Cardiovascular disease sufferers benefit greatly from physical activity.
People with heart problems benefit more from exercise than healthy people. That’s the finding of a new study published in the European Heart Journal.
Using data from almost half a million people enrolled in the Korean National Health Insurance Services Health Screening Cohort, researchers divided participants into those who had cardiovascular disease and those who did not.
They also looked at how much physical activity people undertook and followed them for six years. This data was collected by survey and converted into MET units (metabolic equivalent task).
After the six years, the researchers found that people with cardiovascular disease benefited more from exercise than those without.
The results showed that for every 500 MET minutes per week, the risk of death was reduced by 14 per cent for people with CVD. For healthy people without CVD, the risk was only reduced by 7 per cent.
Increasing your physical activity
“One way you can achieve 500 MET-minutes a week is to do brisk walking for 30 minutes, five times a week,” said co-author and cardiologist Dr Si-Hyuck Kang.
“If you are very busy and have no time to work out during weekdays, the other way to achieve approximately 500 MET-minutes a week is to do vigorous physical activity such as climbing hills with no loads for 75 minutes once a week. You can achieve 1500 MET-minutes a week by doing brisk walking for 30 minutes five times a week plus climbing hills for 2.5 hours once a week.”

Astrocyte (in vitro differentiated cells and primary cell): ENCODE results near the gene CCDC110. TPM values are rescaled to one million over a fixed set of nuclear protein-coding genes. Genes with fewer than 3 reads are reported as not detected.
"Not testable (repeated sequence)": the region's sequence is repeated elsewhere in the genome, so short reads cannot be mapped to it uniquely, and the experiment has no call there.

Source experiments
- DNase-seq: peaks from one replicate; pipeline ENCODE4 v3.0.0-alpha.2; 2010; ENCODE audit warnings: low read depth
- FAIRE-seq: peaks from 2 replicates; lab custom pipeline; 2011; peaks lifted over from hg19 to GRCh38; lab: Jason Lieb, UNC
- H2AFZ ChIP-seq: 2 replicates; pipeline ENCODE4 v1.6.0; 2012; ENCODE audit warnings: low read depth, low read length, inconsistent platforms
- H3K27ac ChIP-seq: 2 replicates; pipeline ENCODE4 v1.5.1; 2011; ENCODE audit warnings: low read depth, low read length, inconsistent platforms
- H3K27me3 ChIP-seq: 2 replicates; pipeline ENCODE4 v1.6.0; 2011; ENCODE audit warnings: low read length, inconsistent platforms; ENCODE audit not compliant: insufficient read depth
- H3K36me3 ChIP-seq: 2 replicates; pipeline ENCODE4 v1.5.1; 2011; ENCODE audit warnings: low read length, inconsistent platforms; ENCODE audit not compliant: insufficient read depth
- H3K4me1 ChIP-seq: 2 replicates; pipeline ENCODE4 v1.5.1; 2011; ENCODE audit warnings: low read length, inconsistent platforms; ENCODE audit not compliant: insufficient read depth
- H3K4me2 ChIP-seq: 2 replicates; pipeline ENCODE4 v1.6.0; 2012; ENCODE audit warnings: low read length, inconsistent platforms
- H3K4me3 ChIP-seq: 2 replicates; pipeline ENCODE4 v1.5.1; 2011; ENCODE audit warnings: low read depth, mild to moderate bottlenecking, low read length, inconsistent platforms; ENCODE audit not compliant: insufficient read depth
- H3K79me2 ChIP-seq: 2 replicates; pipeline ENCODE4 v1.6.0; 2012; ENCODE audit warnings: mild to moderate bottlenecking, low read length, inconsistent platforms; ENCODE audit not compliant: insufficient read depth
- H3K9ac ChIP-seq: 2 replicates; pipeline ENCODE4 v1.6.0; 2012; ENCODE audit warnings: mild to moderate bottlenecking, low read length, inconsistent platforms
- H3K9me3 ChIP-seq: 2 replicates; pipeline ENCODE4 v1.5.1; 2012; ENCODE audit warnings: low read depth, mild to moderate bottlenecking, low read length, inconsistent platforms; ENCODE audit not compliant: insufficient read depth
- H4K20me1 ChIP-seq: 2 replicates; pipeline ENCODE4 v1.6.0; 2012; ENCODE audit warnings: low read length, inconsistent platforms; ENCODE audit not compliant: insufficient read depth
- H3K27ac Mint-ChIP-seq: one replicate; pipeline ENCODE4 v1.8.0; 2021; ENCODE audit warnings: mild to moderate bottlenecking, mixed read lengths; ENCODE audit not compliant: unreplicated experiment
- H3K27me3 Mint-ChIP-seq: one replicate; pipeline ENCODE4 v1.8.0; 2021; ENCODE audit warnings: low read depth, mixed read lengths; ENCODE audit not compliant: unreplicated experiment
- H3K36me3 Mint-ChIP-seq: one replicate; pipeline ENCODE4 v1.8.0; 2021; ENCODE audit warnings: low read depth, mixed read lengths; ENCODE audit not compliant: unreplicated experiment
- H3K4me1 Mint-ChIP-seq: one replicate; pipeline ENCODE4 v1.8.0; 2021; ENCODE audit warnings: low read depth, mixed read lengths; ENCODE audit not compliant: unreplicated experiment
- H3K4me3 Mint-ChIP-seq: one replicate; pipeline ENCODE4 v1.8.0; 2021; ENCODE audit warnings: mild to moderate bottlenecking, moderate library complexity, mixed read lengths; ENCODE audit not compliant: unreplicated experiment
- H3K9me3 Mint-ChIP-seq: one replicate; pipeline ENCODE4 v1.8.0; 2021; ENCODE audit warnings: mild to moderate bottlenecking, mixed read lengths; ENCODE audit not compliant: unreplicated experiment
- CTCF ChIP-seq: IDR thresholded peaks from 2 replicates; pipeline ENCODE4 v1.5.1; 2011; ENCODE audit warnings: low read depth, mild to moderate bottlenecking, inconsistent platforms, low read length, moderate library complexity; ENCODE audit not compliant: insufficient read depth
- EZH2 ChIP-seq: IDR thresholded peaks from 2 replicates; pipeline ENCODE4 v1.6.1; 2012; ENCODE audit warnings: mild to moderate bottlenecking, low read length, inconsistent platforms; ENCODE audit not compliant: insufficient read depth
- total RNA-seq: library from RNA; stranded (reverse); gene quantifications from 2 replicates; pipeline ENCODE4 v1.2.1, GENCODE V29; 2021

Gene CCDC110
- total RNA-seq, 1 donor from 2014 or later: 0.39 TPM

The European Society of Cardiology guideline for cardiovascular disease prevention is 150 minutes of moderate intensity or 75 minutes of vigorous intensity aerobic exercise per week.
“We found that approximately half of the people in the study did not reach the recommended level of leisure-time physical activity, and a quarter had a totally sedentary lifestyle,” said lead author Dr Sang-Woo Jeong.
“People with cardiovascular disease had lower levels of physical activity than those without, but the more exercise people did, the lower their risk of death during the six years of follow-up. The main new finding of this study is that people with cardiovascular disease benefit from a physically active lifestyle to a greater extent than healthy people without cardiovascular disease.”
Why more of a benefit for heart disease sufferers?
One reason the researchers believe people with CVD may see more benefit from physical activity is that they are more likely to be sedentary. Thus, changing their lifestyles to become physically active gives them added benefits. As stated in the study’s conclusion, “While individuals with pre-existing CVD were less likely to be physically active, their expected benefit from physical activity was greater than that of individuals without CVD.”
In addition, aerobic exercise is great at controlling CVD risk factors such as high blood pressure, cholesterol and blood glucose, as well as helping to reduce inflammation.
“Doctors should emphasise the importance of a physically active lifestyle for patients with cardiovascular disease,” said Dr. Kang.
“They should be encouraged to maintain as much physical activity as possible. People who are physically active sleep better, feel better and function better. We would like to stress that physical activity is an economic way to live longer, healthier and happier, with little adverse effects.”
Jeong, Sang-Woo et al. (2019.) ‘Mortality reduction with physical activity in patients with and without cardiovascular disease.’ European Heart Journal. doi:10.1093/eurheartj/ehz564